We spent most of last year watching the tech industry organise with increasing desperation against Donald Trump, sinking millions into campaigns, building supportive technology, and throwing every conceivable resource behind the election of Secretary Hillary Clinton. When they gambled and lost, I knew the outcome would be capitulation, but I didn’t expect it to be so fast, with titan after titan rolling over and talking about how much they looked forward to working with the Trump Administration, how everyone was just going to have a grand old time. I can’t imagine what it felt like to be an employee at a company that had gone to huge lengths to prevent the very thing that it was suddenly celebrating.
The tech industry wasn’t the only industry that did this, of course, nor the only entity — Democrats quickly rallied around with talk of peaceful transfers of power and collaborating and working together as though the last year of viciousness and horror hadn’t happened. As though they weren’t talking about collaborating with a monster, but a regular kind of person. Not a man who’s registered his virulent hatred of everyone who doesn’t look, act, think, and believe like he does, but, you know, a reasonable politician and someone who will respect the need to represent the electorate at a whole.
It was incredibly disappointing from the tech industry, though. This is an industry that likes to make much out of how it can change the world and build a better society, about how it can afford to take principled stands because it needs to represent egalitarian values. That’s never been true, and this was painfully on display when companies casually announced that the man they’d been vigorously opposing for months was their new bestie, the business partner of their dreams.
The products of the tech industry have a profound impact on the way we live our lives, and, quite probably, influenced the outcome of the election itself. They determine how we seek and verify information, how we communicate, how we organise, how we convey ideas. I’m utilising multiple creations of the tech industry right now as I write — I use WordPress, a free platform, I’m writing on a laptop running a multitude of software, this is hosted on a server that has to be managed and maintained. If I want to quickly look something up, I’ll probably open up a tab and search for it, not walk across the room and pull a book off the shelf. My entire career is built around the tech industry and its total control of the media and the way we function. The lives of many of the people I know are similarly rooted in the industry — it’s not just a job, but a way of life, without which the world would look radically different. We are, in many ways, reliant on it.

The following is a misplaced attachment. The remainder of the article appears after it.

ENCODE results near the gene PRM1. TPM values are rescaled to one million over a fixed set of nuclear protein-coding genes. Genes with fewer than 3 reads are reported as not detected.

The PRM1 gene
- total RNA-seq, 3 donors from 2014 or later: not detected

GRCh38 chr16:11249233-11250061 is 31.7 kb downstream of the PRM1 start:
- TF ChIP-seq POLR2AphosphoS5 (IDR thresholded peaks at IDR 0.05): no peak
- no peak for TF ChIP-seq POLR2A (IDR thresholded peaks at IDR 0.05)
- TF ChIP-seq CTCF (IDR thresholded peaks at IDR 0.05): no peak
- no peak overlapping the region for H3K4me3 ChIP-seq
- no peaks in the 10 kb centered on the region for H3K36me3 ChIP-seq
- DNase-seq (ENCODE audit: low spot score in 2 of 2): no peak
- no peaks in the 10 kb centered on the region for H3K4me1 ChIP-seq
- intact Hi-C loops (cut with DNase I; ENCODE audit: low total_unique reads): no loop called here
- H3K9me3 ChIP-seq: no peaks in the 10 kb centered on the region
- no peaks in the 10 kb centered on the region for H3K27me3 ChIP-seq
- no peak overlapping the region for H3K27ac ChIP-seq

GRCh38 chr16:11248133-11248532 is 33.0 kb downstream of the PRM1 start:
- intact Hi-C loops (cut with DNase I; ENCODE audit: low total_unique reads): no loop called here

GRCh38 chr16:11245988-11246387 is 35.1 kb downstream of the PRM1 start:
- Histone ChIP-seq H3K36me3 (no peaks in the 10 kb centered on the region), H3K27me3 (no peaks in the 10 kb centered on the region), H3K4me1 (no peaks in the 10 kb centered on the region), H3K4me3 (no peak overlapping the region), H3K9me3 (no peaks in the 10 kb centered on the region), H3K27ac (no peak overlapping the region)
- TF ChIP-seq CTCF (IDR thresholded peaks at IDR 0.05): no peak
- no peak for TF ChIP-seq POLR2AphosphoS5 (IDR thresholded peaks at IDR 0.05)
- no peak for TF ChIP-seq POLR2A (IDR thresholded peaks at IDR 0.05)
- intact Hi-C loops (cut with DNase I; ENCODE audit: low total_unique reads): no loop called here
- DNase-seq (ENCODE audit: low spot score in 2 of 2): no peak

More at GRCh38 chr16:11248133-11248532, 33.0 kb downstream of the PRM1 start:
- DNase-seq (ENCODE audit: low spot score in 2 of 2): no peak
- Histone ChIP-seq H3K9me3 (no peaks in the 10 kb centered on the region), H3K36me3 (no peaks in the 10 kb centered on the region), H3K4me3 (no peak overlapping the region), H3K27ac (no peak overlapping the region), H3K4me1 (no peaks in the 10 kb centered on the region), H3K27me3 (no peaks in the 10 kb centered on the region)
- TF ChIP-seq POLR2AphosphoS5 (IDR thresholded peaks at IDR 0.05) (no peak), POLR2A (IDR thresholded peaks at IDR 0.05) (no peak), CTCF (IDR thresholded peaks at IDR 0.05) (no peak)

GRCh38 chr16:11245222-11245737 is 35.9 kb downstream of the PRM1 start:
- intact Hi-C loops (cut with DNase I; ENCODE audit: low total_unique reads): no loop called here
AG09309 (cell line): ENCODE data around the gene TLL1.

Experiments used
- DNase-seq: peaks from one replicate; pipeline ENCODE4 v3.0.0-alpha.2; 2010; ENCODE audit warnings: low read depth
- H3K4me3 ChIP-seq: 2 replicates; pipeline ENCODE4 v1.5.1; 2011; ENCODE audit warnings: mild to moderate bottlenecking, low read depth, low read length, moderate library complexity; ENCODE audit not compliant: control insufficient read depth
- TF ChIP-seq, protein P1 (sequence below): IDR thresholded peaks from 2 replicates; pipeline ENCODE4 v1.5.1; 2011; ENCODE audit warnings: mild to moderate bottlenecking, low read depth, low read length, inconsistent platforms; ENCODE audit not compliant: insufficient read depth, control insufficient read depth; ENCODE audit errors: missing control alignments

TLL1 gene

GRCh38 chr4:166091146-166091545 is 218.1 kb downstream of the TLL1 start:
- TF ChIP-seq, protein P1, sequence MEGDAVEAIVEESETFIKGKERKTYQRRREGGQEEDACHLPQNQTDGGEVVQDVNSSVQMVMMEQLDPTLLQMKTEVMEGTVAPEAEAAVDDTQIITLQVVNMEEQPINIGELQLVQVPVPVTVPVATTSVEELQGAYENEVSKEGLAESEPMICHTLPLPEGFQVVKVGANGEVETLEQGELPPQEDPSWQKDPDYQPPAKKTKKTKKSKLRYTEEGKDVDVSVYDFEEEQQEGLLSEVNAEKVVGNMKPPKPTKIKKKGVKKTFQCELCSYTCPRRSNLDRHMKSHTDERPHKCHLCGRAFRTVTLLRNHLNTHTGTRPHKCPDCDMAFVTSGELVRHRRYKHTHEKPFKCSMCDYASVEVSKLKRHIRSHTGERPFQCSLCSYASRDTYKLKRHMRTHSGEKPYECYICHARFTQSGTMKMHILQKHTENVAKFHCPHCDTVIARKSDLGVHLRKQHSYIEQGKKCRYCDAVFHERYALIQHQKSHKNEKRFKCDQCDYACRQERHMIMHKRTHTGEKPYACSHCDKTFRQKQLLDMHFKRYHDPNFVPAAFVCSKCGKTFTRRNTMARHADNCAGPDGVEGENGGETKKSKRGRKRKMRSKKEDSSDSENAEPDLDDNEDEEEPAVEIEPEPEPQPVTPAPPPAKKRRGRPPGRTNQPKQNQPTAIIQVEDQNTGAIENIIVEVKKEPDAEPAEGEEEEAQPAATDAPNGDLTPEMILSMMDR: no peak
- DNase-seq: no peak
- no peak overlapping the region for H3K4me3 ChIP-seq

I’ve always thought about the security implications of the tech I use. Who designed it and how, who pays for it and how, what kinds of vulnerabilities it creates and what kind of information I should be sharing on it. It’s an everpresent part of whatever I do, from tracking down sources on a story to watching silly cat videos. Now, this comes with an added tinge of concern, and an added threat. The companies telling me to trust them with my data are willing to shift directions with the wind so easily that it makes me uneasy to entrust them with important information — why should I assume that it will be kept secure, or feel assured that I know who, exactly, might view it and under what circumstances?
The industry’s indication that it was willing to ‘work with’ Trump brought back, for me, a slew of cases over 2016 with tech companies standing up against the government in the interest of protecting privacy and integrity. Apple, for example, refusing to cooperate with cracking a phone that the government had trouble unlocking, and articulating why. As users, we count on that, that tech companies will defend us against attempted intrusions on our rights, because this is theoretically part of the contract between us, except that there is no contract. There was no contract when Verizon merrily handed over data to the government without telling people, and there will be no contract when our data is served up on a platter because someone asks nicely.
And this is disturbing, because the best way to defend against that is to withdraw — if I’m not on it, there’s nothing of mine to see — but that is also incredibly isolating. In a climate where we count on technology to enable organising, support, and information, telling people to just stop using it because it’s unsafe is not really a great option. It’s one that will have the effect of entrenching privilege, as people with less to lose feel uncomfortable trusting the industry, while those with more enjoy buffers of comfort and security. Who cares if the industry hands over their files, there’s more where that came from.
The tech industry needs to grow up and face its responsibilities. This isn’t about a few wild and woolly companies doing radical and daring things now. This is the establishment. It is a required component of our lives, for many of us, and the industry needs to sit down and establish clear ethical guidelines for integrity, and commit to adhering to them, to auditing, to being transparent with the public. Twitter can’t even fix its abuse problem. Facebook can’t figure out how to get rid of fake news. And they’re asking me to trust them with my life?
Image: Keyboard, Timothy Vollmer, Flickr